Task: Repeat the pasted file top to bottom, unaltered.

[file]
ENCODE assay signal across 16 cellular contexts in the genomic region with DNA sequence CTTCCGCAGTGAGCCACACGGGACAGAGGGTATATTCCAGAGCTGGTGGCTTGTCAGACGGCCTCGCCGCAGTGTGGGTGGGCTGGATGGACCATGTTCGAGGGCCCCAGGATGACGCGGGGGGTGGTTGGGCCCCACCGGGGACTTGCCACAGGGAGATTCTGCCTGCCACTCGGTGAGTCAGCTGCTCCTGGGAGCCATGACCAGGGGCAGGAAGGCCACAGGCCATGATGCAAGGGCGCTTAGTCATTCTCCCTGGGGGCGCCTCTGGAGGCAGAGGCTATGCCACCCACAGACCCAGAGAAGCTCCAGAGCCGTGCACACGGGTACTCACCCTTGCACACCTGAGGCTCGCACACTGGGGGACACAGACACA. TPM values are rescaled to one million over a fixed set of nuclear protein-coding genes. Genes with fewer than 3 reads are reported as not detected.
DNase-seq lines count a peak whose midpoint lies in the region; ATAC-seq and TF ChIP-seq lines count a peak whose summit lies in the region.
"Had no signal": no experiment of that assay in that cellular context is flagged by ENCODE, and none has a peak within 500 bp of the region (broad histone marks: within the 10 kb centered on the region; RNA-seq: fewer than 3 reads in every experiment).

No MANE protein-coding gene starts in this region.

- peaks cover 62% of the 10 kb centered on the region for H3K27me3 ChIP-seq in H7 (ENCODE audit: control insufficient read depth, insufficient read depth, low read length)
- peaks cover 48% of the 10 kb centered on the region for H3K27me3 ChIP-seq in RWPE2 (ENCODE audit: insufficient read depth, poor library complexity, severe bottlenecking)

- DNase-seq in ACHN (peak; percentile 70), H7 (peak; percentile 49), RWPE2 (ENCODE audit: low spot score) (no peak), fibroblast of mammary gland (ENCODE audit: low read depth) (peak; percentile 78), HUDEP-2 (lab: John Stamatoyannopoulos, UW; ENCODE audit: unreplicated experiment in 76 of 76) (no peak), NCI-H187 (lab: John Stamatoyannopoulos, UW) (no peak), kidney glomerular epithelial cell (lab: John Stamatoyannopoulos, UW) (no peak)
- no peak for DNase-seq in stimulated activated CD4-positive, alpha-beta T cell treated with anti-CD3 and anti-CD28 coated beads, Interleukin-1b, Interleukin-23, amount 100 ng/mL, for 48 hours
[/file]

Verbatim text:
ENCODE assay signal across 16 cellular contexts in the genomic region with DNA sequence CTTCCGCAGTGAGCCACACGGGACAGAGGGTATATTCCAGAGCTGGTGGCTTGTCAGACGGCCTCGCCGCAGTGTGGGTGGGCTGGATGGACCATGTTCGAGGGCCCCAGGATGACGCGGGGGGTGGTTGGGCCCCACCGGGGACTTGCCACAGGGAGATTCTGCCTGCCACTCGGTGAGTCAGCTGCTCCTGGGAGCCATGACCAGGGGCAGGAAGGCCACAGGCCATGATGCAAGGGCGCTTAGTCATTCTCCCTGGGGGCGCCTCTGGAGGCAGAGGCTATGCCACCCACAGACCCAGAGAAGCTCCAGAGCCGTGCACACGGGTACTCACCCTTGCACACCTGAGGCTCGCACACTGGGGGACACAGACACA. TPM values are rescaled to one million over a fixed set of nuclear protein-coding genes. Genes with fewer than 3 reads are reported as not detected.
DNase-seq lines count a peak whose midpoint lies in the region; ATAC-seq and TF ChIP-seq lines count a peak whose summit lies in the region.
"Had no signal": no experiment of that assay in that cellular context is flagged by ENCODE, and none has a peak within 500 bp of the region (broad histone marks: within the 10 kb centered on the region; RNA-seq: fewer than 3 reads in every experiment).

No MANE protein-coding gene starts in this region.

- peaks cover 62% of the 10 kb centered on the region for H3K27me3 ChIP-seq in H7 (ENCODE audit: control insufficient read depth, insufficient read depth, low read length)
- peaks cover 48% of the 10 kb centered on the region for H3K27me3 ChIP-seq in RWPE2 (ENCODE audit: insufficient read depth, poor library complexity, severe bottlenecking)

- DNase-seq in ACHN (peak; percentile 70), H7 (peak; percentile 49), RWPE2 (ENCODE audit: low spot score) (no peak), fibroblast of mammary gland (ENCODE audit: low read depth) (peak; percentile 78), HUDEP-2 (lab: John Stamatoyannopoulos, UW; ENCODE audit: unreplicated experiment in 76 of 76) (no peak), NCI-H187 (lab: John Stamatoyannopoulos, UW) (no peak), kidney glomerular epithelial cell (lab: John Stamatoyannopoulos, UW) (no peak)
- no peak for DNase-seq in stimulated activated CD4-positive, alpha-beta T cell treated with anti-CD3 and anti-CD28 coated beads, Interleukin-1b, Interleukin-23, amount 100 ng/mL, for 48 hours